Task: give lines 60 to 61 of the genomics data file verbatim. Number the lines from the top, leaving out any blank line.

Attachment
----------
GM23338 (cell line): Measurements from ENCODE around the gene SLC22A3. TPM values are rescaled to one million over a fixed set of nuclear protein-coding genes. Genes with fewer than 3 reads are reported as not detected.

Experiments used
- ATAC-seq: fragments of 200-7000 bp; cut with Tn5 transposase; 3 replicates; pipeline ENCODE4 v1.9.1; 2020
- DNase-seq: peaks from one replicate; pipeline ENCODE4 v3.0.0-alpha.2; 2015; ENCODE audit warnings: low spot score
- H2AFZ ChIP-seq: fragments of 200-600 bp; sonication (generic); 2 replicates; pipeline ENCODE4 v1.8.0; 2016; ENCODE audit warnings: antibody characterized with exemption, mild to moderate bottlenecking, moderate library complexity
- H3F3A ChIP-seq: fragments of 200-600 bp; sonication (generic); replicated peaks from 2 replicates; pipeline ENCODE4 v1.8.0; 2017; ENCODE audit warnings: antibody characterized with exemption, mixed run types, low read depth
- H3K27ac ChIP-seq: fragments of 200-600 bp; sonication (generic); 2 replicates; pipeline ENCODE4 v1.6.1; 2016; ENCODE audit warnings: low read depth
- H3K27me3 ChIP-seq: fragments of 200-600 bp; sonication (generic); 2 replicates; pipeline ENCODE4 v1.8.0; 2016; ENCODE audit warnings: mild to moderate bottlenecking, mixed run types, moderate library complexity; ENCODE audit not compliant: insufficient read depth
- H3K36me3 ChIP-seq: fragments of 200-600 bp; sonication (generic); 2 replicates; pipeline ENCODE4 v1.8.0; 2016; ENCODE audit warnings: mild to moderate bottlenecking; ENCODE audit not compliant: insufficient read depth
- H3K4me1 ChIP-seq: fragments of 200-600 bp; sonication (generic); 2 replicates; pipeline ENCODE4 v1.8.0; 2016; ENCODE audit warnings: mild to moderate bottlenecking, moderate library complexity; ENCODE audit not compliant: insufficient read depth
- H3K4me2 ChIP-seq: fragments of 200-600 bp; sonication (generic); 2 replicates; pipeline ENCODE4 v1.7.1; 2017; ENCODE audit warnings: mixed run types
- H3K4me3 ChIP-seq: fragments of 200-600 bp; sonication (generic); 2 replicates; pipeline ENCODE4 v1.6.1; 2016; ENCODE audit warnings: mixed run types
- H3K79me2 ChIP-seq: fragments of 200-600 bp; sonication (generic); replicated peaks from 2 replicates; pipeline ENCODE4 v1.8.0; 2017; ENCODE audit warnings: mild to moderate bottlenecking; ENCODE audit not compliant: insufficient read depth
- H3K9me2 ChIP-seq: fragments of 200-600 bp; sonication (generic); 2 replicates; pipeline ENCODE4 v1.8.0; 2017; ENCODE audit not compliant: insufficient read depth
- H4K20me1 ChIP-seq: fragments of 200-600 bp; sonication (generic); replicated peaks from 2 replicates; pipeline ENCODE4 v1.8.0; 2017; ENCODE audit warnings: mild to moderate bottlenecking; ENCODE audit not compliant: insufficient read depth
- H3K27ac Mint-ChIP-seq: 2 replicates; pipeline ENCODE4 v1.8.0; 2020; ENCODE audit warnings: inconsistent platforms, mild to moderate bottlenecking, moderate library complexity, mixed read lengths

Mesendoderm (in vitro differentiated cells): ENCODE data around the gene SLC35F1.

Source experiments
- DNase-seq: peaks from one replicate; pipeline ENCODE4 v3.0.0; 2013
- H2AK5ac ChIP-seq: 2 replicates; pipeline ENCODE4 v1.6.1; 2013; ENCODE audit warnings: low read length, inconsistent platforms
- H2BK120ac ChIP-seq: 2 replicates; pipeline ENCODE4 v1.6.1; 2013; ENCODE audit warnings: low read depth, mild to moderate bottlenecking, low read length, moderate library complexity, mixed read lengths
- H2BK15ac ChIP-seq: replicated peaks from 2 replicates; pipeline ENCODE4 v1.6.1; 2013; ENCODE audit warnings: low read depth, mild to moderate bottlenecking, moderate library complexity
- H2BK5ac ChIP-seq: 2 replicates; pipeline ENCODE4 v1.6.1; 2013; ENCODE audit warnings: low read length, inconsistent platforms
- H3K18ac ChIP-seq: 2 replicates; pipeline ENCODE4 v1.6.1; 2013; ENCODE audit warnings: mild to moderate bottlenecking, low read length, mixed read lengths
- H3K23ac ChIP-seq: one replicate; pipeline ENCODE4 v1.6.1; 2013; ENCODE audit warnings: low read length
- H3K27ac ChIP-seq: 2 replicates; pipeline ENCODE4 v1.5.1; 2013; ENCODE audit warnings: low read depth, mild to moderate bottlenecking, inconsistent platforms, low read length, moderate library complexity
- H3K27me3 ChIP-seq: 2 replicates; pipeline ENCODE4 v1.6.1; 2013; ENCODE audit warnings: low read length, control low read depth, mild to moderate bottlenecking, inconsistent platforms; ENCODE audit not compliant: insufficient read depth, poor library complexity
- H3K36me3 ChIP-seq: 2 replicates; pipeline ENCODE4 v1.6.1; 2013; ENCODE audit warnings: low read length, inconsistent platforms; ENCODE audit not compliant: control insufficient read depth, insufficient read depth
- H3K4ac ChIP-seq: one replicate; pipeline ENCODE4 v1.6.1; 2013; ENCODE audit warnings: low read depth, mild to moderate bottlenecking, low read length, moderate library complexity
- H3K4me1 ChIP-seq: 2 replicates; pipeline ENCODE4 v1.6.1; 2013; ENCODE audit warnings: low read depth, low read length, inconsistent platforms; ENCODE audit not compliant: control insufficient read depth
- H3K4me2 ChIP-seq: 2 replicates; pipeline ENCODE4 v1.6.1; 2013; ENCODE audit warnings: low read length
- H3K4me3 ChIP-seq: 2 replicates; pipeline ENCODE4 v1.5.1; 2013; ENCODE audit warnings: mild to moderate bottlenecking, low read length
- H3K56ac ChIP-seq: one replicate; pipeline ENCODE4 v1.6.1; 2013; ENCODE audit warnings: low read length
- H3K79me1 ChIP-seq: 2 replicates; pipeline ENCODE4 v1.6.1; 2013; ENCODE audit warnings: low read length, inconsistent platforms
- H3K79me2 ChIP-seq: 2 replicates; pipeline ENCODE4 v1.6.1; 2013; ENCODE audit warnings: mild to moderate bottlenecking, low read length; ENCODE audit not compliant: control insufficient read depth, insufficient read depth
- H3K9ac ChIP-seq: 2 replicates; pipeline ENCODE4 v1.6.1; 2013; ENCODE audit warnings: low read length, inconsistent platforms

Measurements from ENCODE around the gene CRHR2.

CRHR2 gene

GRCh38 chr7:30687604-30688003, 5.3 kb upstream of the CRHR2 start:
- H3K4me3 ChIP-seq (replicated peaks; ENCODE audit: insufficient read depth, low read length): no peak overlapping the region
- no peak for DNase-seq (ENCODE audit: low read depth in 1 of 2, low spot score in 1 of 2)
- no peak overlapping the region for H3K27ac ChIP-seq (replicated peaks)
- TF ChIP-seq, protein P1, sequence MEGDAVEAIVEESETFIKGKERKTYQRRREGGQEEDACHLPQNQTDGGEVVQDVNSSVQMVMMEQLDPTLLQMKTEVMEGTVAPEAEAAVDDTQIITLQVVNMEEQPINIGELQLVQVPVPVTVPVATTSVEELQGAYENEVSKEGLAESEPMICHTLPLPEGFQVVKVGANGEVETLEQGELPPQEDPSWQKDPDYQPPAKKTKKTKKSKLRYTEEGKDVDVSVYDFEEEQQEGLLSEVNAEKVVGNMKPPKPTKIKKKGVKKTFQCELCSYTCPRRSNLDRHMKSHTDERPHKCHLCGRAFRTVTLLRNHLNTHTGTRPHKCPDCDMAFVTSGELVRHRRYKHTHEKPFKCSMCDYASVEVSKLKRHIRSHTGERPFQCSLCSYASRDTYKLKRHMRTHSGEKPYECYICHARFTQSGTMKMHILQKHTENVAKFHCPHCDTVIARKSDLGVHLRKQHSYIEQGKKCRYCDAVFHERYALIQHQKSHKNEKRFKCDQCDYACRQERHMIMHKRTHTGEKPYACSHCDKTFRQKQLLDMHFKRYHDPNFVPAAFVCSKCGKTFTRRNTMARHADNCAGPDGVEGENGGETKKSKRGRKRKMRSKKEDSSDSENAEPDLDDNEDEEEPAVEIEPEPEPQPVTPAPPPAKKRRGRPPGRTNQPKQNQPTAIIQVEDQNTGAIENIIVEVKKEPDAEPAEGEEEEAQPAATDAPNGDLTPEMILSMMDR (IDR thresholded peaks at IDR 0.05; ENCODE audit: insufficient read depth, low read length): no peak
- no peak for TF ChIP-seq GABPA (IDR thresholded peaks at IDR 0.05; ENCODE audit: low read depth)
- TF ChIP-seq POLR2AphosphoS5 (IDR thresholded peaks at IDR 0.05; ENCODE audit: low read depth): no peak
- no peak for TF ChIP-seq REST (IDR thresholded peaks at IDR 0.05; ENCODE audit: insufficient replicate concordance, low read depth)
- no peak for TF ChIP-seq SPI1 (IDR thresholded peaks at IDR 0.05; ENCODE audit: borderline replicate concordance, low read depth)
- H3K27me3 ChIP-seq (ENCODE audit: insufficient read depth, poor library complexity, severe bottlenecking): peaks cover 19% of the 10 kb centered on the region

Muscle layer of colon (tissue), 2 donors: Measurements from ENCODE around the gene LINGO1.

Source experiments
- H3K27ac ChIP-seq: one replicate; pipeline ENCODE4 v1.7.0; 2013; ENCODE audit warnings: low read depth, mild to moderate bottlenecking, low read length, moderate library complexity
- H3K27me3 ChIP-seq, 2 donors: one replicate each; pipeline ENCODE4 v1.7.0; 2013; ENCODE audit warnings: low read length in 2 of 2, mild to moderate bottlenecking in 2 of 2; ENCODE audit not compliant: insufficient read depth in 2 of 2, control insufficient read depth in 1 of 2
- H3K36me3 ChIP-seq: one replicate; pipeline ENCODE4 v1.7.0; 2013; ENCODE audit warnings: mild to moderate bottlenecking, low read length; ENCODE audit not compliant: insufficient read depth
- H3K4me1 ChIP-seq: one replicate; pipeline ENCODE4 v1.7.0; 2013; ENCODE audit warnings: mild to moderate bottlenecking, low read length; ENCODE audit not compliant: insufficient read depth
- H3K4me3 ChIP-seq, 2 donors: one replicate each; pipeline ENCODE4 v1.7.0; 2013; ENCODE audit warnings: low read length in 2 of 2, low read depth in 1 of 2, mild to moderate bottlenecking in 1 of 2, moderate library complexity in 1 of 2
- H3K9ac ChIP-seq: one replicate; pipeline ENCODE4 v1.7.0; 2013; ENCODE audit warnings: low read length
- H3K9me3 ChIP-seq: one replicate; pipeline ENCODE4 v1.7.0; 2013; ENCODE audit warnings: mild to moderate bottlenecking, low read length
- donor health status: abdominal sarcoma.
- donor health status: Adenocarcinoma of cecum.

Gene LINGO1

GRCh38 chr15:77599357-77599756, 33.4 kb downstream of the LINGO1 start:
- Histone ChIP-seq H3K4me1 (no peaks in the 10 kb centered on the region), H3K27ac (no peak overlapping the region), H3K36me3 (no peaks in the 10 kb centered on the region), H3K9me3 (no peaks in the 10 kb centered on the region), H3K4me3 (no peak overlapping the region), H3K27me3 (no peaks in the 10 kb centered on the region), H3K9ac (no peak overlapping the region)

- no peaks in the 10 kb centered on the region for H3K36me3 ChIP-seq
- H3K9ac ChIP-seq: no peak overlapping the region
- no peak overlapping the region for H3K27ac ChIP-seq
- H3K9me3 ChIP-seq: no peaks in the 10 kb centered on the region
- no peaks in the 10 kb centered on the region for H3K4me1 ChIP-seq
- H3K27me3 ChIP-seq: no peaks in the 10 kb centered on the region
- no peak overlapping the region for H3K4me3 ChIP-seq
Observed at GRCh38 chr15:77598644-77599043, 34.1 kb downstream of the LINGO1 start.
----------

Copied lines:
Gene LINGO1

GRCh38 chr15:77599357-77599756, 33.4 kb downstream of the LINGO1 start: